Another symbol that Lorde uses is the image of the bedroom. The poem is set in the speaker's bedroom, and the lines "The room is so small / I can touch both walls / by stretching out my arms" suggest a sense of confinement and claustrophobia. The bedroom represents a place of safety and refuge, but it is also a place where the speaker feels trapped and isolated.
Finally, Lorde uses the symbol of the telephone to convey the speaker's desire for connection. The lines "I pick up the phone / and my best friend said / 'Do you wanna go to the party / and dance with me" express the speaker's longing for social interaction and acceptance. The telephone represents a lifeline to the outside world, a way for the speaker to connect with others and escape from their loneliness.
The language used in "Hanging Fire" is simple and direct, yet powerful. Lorde uses a conversational tone throughout the poem, which creates a sense of intimacy between the speaker and the reader. The poem is written in free verse, with no set form or rhyme pattern, which allows the speaker to express themselves in their own unique voice. This style of writing is reflective of Lorde's commitment to authenticity and honesty in her work.
Lorde also uses repetition throughout the poem to create a sense of urgency and anxiety. The lines "what can I do / what can I do / what can I do" are repeated three times, and the repetition of the word "do" suggests the speaker's desire to take action, to make a change in their life, but they are unsure of how to do so. The repetition of the word "and" in the line "and my best friend said / 'Do you wanna go to the party / and dance with me" creates a sense of excitement and anticipation, as the speaker is presented with an opportunity to escape from their isolation.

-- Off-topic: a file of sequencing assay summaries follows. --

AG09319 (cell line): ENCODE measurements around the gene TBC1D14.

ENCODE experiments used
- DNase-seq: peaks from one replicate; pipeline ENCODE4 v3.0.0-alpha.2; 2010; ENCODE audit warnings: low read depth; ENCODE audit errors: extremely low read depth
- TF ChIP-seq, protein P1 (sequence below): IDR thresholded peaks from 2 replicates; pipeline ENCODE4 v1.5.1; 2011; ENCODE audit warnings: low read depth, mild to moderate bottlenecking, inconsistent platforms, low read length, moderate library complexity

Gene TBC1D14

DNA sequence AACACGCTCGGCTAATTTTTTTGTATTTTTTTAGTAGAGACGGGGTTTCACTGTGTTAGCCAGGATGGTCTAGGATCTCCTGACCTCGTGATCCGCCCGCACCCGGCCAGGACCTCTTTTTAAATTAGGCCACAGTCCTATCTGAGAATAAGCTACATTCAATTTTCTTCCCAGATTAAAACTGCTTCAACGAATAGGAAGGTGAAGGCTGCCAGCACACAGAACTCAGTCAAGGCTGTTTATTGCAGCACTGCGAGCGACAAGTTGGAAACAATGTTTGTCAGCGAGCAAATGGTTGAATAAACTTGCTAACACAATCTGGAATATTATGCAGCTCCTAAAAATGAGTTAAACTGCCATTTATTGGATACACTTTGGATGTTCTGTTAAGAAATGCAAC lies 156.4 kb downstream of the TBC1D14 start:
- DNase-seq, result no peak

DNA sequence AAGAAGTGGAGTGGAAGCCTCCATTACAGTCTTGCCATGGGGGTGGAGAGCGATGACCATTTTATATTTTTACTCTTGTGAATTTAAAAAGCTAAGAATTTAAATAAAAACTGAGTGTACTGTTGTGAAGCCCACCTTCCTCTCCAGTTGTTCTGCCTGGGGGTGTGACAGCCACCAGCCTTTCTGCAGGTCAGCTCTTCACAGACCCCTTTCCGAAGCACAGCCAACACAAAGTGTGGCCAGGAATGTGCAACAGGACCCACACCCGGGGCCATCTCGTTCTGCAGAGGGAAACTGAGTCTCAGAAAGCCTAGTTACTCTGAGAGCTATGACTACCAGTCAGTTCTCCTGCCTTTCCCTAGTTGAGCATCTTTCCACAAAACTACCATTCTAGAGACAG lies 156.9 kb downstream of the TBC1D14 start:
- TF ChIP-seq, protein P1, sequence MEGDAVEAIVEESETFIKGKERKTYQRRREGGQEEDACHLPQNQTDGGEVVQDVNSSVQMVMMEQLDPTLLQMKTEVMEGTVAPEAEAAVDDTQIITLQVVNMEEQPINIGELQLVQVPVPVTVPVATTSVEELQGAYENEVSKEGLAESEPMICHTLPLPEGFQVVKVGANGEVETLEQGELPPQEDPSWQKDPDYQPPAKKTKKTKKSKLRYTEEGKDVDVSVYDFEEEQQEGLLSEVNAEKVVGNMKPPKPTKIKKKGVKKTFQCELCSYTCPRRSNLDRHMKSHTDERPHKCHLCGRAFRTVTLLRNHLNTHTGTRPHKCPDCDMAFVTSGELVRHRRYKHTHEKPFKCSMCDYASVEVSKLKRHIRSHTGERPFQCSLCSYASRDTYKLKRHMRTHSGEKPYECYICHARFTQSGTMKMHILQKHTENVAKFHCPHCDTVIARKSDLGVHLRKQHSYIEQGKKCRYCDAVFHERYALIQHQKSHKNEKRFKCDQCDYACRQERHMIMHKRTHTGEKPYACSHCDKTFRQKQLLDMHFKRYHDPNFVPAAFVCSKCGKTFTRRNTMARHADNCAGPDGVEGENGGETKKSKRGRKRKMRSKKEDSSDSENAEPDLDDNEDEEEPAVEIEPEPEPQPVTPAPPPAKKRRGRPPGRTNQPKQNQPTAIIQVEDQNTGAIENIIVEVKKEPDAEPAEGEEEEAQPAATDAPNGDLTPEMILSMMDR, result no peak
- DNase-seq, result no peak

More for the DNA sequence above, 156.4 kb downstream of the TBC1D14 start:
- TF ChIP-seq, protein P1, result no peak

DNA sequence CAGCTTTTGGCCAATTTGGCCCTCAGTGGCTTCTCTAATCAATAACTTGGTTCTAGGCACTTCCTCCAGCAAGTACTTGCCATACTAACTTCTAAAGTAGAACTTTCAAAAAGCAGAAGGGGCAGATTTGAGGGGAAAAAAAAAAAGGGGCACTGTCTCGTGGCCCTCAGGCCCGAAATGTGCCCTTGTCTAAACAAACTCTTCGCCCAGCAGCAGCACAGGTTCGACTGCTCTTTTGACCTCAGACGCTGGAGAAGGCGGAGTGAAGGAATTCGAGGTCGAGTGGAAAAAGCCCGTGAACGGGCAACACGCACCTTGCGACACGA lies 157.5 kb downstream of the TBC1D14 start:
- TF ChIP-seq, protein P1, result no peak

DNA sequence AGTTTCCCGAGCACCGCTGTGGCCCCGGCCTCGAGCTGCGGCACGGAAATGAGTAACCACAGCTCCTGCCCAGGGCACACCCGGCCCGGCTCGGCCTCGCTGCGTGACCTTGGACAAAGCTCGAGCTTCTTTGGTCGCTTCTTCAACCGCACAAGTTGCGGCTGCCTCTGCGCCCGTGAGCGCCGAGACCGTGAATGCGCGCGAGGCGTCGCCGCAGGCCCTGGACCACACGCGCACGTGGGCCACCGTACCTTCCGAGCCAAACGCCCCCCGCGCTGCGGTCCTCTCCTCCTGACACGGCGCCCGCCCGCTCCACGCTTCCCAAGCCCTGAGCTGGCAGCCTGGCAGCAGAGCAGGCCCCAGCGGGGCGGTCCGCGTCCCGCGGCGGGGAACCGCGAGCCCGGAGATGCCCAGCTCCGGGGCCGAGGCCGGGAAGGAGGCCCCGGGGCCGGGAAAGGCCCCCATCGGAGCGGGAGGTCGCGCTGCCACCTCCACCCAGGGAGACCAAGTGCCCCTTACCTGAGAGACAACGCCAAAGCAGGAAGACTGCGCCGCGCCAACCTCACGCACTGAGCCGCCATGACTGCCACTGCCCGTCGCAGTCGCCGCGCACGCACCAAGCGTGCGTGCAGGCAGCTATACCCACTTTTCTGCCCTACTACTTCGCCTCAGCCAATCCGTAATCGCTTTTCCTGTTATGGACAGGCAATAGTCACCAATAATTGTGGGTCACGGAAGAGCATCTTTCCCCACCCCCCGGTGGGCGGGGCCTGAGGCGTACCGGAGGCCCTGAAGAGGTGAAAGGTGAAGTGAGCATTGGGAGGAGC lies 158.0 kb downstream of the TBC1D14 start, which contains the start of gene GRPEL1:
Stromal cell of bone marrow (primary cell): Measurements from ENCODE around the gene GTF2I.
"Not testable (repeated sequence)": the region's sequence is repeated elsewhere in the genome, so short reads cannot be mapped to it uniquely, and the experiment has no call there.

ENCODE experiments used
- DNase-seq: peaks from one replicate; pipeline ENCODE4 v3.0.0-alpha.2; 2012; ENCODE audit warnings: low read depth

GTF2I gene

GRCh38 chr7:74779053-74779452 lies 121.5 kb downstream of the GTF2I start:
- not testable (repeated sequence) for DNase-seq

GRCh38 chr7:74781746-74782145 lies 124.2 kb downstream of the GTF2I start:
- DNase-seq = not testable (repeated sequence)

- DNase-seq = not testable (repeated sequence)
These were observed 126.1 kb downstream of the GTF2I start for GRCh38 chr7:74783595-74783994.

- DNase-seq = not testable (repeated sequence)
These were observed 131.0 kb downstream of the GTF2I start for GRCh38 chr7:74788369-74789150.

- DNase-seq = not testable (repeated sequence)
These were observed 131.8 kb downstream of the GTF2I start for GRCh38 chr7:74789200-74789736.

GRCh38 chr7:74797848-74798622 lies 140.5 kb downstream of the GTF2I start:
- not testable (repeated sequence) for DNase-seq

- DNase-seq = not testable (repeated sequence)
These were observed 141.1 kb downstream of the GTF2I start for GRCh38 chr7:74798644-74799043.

Finally, Lorde uses imagery throughout the poem to convey the speaker's emotions and struggles. The image of fire, as previously discussed, is used to symbolize the speaker's passion and intensity. The image of the bedroom represents a place of safety and refuge, but it is also a place where the speaker feels trapped and isolated. The telephone represents a lifeline to the outside world, a way for the speaker to connect with others and escape from their loneliness.
In conclusion, Audre Lorde's "Hanging Fire" is a powerful reflection on the experience of adolescence and the struggle for identity and self-expression. Through the use of themes, symbols, and language, Lorde captures the inner world of the teenage speaker, creating a sense of intimacy and authenticity in her work. "Hanging Fire" stands as a testament to the power of poetry to convey complex emotions and experiences, and it remains a timeless piece of literature that continues to resonate with readers today.
Editor 2 Analysis and Explanation
Poetry is a form of art that allows us to express our deepest emotions and thoughts. It is a medium that has the power to move us, inspire us, and make us feel alive. One such poem that has the ability to do just that is "Hanging Fire" by Audre Lorde. This classic poem is a powerful representation of the struggles faced by a young girl growing up in a world that is not always kind to her.
The poem begins with the lines, "I am fourteen and my skin has betrayed me / the boy I cannot live without still sucks his thumb / in secret." These lines immediately set the tone for the rest of the poem. The speaker is a young girl who is struggling with her identity and her place in the world. She is dealing with the physical changes that come with puberty, and she is also dealing with the emotional turmoil that comes with being a teenager.